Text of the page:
We outshot our state tournament semifinal opponent 17-3. We had nine corner kicks; they had one. But the only statistic that counts is this: Farmington High School 1, Staples High 0.
In the aftermath of the season-ending, crushing defeat, a player turned to me – his coach – and said, “I can’t believe how bad this feels. But I’m graduating. How can you go through this every year?”
He was right. If your team is any good at all, you’ll qualify for a postseason tournament. And unless you’re really, really good – and of course really, really lucky – odds are astronomical you’ll end your season with a loss.
I had no answer for him. Even if I did, I could not have replied. It’s tough to talk through tears.
A soccer team is a special thing. It’s a group of a couple dozen very different individuals. Somehow, over the course of three months – if they and their coach are lucky – they mold themselves into one unit. Everything they do – their training, playing, meals, banter – they do as one.
A soccer team is organic. It evolves over time, taking on the shape and form of its disparate parts -- and becoming more than its sum. It almost lives and breathes on its own.
But a soccer team is ephemeral, too. It exists for one reason -- to grow, mature, fulfill its potential -- and then one day, it’s over. It either reaches its goal, or it doesn’t. Either way: poof! The final whistle blows. Players pile on top of each other in elation, or slump separately wherever they were, racked by defeat. Whatever the result, at that moment the organism begins to die. They’ll be together again -- at a banquet, to hand in uniforms, whatever -- but they’ve already ceased to be the team they were just moments earlier.
There is a similarity to every season. Here in Connecticut, where high school soccer has been a fall sport for nearly a century, we start tryouts in the blazing heat. We form our squads, then battle through the regular season while the leaves turn. Finally, just before Thanksgiving, those leaves have fallen. So has the temperature, and all but one team.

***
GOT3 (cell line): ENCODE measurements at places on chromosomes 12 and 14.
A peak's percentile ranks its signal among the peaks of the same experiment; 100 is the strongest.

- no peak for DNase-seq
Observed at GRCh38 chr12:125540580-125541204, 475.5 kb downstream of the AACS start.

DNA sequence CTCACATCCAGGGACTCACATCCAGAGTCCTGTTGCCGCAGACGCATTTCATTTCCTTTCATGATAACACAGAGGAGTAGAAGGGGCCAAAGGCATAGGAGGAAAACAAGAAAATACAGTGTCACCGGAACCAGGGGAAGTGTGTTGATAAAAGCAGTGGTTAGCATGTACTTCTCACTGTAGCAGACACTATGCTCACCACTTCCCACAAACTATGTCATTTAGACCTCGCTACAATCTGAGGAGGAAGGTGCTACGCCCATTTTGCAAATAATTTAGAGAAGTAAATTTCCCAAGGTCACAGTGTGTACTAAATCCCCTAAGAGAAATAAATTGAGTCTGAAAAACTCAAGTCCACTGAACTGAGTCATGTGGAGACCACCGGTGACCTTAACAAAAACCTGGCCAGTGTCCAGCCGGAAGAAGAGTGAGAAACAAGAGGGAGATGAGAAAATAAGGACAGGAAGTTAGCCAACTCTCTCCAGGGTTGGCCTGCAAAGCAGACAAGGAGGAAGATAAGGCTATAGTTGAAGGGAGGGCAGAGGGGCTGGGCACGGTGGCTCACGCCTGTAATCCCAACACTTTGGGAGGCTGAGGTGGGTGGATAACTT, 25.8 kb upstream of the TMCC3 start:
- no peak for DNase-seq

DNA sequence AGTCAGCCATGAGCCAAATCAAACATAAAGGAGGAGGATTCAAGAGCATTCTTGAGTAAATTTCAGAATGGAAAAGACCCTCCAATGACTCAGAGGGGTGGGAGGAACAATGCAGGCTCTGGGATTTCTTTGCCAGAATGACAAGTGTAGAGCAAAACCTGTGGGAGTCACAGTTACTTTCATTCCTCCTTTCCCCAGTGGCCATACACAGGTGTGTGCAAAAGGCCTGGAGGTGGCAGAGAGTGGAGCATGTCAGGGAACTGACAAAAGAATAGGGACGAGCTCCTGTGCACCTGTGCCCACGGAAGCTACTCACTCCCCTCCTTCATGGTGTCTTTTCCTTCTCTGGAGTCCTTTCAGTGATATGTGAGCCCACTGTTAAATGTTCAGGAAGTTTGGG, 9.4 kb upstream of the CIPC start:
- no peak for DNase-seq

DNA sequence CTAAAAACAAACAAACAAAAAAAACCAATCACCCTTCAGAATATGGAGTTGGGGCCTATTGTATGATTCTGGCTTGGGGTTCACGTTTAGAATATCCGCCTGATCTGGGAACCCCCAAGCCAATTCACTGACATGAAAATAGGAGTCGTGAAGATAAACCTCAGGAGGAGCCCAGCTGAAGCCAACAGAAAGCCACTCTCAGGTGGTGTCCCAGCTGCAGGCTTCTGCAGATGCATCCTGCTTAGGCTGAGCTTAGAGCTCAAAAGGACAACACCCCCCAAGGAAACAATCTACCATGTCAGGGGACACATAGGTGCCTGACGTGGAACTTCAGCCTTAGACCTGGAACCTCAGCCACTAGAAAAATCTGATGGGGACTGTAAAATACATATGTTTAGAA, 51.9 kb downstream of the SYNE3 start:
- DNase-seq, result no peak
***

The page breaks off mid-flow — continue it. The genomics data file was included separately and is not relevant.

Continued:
Yet every season is different. New challenges arise. New heroes emerge. New story lines are written. This year was particularly different from last. In 2020, as COVID ravaged the country, we played a truncated schedule, without spectators but with daily symptom checks. We held no pre-game pasta dinners, no post-tournament banquet. It was a sad shadow of a soccer season. Yet we all felt fortunate to have something.
In 2021, things were nearly back to normal. We picked up right where we left off in 2019. We had tryouts, and formed our squad. We set goals, then set out to meet them.
Last week, we fell one game short. We lacked -- literally -- one goal. We had a very good season, with 13 wins, 3 losses and 4 ties -- but we had nothing to show for it.
Nothing tangible, that is.
Of course, we had videos: proof that our players could pass, dribble and defend as well as anyone. We had photos of great goals and spectacular saves. We had so much emotion, so many memories. Some will fade; others will endure. It’s hard to explain to teenagers how important all of those are, so in the aftermath of our defeat I did not even try.
On the long bus ride home from our final match, I tried to sort out my own emotions. My heart was empty. I’m as competitive as my players, and falling short of a state title stung.
But my heart was also full. I’d shared three intense months with as talented, passionate, tight, loving and fun group as I’ve ever had. I’d shared a very fulfilling year with them, starting with a meeting at the end of last year’s pandemic-ravaged season. I’d shared nearly four years with our seniors. They’re a few months away from graduation, and though they are ready to head out, I’m still not ready to say goodbye.
Yet they always go. That’s one of the jobs of a high school coach. We do everything we can not only to prepare our players to compete on the field, but to be good, productive and honorable people off it.
Only one team claims the final trophy. All the rest end their season in defeat. Fortunately, the game of life can have more than one winner. Fortunately too, the game of soccer is great preparation for that.
I had no answer when my player asked, “How can you go through this every year?” At some point during that final bus ride home though, I realized what I should have said: “I do it for guys like you.”
Photos by Brian Watkins and Barry Guiduli